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The House of Mirth by Edith Wharton
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The House of Mirth (original 1905; edition 2004)

by Edith Wharton, Jeffrey Meyers (Introduction)

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6,825150539 (4.04)611
Member:ladydzura
Title:The House of Mirth
Authors:Edith Wharton
Other authors:Jeffrey Meyers (Introduction)
Info:Barnes & Noble Classics (2004), Paperback, 400 pages
Collections:Your library
Rating:
Tags:@own: to be read

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The House of Mirth by Edith Wharton (1905)

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English (145)  Spanish (2)  Dutch (1)  Hungarian (1)  Piratical (1)  English (150)
Showing 1-5 of 145 (next | show all)
I really enjoyed reading Edith Wharton's "The House of Mirth." It's definitely a typical Wharton novel... but I've liked all that I've read by her, so this novel was certainly up my alley.

The novel is the story of Lily Bart, a poor girl who is pretty enough to hang around with the rich New York society people. She is dependent on the kindness of her friends, who are fickle, and really has to find a husband with money to keep up her expensive tastes, but can't seem to commit to spending her life with a bore who has a fat wallet.

Wharton does a great job painting Bart's character as a woman who struggles with what she wants and how to get that in the narrow corridor society has laid for her. I really enjoyed how the story progressed and peeling back the layers of Bart's character. ( )
  amerynth | Oct 27, 2016 |
Two words: So. Depressing. ( )
  GoldenDarter | Sep 15, 2016 |
Edith Wharton's writing was excellent but the story got tenuously long towards the end.
  siok | Sep 11, 2016 |
Brilliant, heartbreaking and often hilarious. Just three adjectives that come to mind to describe this stunning piece of literature by the fabulous Edith Wharton. The density of language packed such a huge wollop but also delivered such a simple message. The beautiful turns of phrase illuminated both the certainty and confusion of Lily's life. While Lily seemed so sure of her path, she was indeed confused and battered by the circumstances in which she found herself. The crushing weight of her beauty and its attendant expectations along with the strictures of the society into which she was born placed Lily in a really untenable situation. Simply loved this book. ( )
  Maureen_McCombs | Aug 19, 2016 |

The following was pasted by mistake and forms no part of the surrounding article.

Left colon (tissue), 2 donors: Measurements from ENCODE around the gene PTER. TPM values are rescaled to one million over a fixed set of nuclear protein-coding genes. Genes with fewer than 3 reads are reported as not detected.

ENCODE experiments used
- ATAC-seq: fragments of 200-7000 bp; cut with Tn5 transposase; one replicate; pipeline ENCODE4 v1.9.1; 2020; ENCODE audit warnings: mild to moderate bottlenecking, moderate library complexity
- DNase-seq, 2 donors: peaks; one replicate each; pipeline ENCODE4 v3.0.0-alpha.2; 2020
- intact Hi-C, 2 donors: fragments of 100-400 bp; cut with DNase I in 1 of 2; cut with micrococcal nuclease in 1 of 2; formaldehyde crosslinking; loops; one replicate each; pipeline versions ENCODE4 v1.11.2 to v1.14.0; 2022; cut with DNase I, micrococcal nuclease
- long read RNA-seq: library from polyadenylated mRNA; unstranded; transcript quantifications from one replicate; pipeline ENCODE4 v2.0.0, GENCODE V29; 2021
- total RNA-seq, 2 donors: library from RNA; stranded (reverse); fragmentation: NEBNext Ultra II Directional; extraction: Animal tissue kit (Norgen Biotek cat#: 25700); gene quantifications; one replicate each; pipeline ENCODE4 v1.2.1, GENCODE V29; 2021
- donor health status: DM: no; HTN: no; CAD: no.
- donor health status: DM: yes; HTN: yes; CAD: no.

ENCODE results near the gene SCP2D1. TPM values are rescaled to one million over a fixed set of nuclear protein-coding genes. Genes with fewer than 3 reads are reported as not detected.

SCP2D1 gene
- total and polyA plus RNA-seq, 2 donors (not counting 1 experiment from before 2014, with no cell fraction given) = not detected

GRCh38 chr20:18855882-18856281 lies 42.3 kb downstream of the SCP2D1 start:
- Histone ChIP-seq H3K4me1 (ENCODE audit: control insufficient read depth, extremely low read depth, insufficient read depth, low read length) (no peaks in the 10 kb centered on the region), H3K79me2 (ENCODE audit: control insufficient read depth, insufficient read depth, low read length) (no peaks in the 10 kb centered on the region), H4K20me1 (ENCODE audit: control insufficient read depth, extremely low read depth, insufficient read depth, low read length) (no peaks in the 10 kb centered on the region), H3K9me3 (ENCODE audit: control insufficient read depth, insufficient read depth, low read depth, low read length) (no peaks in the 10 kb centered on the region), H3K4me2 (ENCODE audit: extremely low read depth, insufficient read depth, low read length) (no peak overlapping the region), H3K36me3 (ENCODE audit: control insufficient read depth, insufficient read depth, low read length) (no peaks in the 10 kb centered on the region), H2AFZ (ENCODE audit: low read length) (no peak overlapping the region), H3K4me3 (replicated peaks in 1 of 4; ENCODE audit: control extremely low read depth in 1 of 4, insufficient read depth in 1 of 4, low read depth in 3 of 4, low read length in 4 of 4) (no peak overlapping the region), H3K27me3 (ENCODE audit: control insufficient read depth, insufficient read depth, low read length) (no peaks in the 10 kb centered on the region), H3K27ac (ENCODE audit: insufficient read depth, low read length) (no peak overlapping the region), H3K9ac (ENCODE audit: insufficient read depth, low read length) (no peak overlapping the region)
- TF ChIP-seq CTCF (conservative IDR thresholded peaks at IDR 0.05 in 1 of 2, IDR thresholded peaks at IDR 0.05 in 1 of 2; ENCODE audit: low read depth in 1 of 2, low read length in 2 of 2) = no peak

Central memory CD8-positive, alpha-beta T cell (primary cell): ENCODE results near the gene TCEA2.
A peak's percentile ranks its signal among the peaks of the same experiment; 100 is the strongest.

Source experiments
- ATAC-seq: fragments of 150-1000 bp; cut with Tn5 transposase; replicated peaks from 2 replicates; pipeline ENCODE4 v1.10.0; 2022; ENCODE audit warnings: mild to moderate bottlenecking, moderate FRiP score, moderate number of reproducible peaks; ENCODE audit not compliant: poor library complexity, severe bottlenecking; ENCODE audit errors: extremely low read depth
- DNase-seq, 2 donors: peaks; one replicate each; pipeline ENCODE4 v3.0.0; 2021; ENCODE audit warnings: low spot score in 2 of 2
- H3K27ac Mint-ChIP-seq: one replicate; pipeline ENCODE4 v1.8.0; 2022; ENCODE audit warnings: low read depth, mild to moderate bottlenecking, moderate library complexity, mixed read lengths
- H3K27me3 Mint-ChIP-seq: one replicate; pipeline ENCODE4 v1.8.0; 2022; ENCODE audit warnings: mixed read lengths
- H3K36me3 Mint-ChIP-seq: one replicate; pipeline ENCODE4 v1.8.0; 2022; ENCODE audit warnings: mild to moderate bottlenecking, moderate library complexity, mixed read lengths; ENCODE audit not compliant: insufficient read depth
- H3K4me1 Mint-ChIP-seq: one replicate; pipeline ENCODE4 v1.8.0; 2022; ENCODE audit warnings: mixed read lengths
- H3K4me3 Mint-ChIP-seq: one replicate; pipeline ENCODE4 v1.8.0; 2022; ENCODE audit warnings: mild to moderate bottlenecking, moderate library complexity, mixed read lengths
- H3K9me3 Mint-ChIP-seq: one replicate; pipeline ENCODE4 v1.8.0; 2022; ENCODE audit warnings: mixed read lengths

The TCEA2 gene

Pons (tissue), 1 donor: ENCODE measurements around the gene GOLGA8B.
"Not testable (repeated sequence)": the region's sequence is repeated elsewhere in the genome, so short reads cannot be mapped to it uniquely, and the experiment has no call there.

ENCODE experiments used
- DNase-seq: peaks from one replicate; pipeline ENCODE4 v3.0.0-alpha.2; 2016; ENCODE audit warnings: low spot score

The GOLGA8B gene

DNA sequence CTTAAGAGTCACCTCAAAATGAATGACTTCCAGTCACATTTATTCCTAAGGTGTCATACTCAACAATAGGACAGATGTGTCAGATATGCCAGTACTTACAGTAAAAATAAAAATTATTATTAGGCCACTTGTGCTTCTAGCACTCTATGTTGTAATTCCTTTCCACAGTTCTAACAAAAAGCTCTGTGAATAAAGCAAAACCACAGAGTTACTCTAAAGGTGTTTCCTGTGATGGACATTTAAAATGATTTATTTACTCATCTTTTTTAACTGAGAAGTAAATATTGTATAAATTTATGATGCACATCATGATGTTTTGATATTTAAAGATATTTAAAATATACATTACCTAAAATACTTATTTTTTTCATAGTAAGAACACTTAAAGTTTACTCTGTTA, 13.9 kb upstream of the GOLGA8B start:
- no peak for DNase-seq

Story cloaked in too many words, describing a very superficial woman and lifestyle. ( )
  Pmaurer | Aug 3, 2016 |
Showing 1-5 of 145 (next | show all)
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» Add other authors (45 possible)

Author nameRoleType of authorWork?Status
Wharton, Edithprimary authorall editionsconfirmed
Bawden, NinaIntroductionsecondary authorsome editionsconfirmed
Beer, JanetEditorsecondary authorsome editionsconfirmed
Bron, EleanorNarratorsecondary authorsome editionsconfirmed
Brookner, AnitaIntroductionsecondary authorsome editionsconfirmed
Caruso, BarbaraNarratorsecondary authorsome editionsconfirmed
Fields, AnnaReadersecondary authorsome editionsconfirmed
Lewis, R. W. B.Introductionsecondary authorsome editionsconfirmed
McCaddon, WandaNarratorsecondary authorsome editionsconfirmed
Pirè, LucianaTranslatorsecondary authorsome editionsconfirmed
Wenzell, A. B.Illustratorsecondary authorsome editionsconfirmed
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Book description
Set in the opulent houses and glittering resorts of New York's fashionable society, this is the story of Lily Bart, beautiful, witty and sophisticated, accepted by "old money", courted by the growing tribe of nouveaux riches. But, as she nears thirty, her foothold becomes precarious: she needs a husband to preserve her social and financial standing, to maintain her in the luxury she craves. Many men have sought her, but something - fastidiousness, an uncomfortable intelligence or some deep-seated integrity - prevents her from making a "suitable" match. Watched by the admiring but impoverished Lawrence Selden, she struggles courageously with the difficulties caused by the growing threat of poverty and her contempt for hypocrisy - a contempt which compromises her position as an unmarried woman among "the ultra-fashionable dancing people". This novel, originally published in 1905, shocked the society it chronicles, portraying the moral, social and economic constraints on a spriited woman.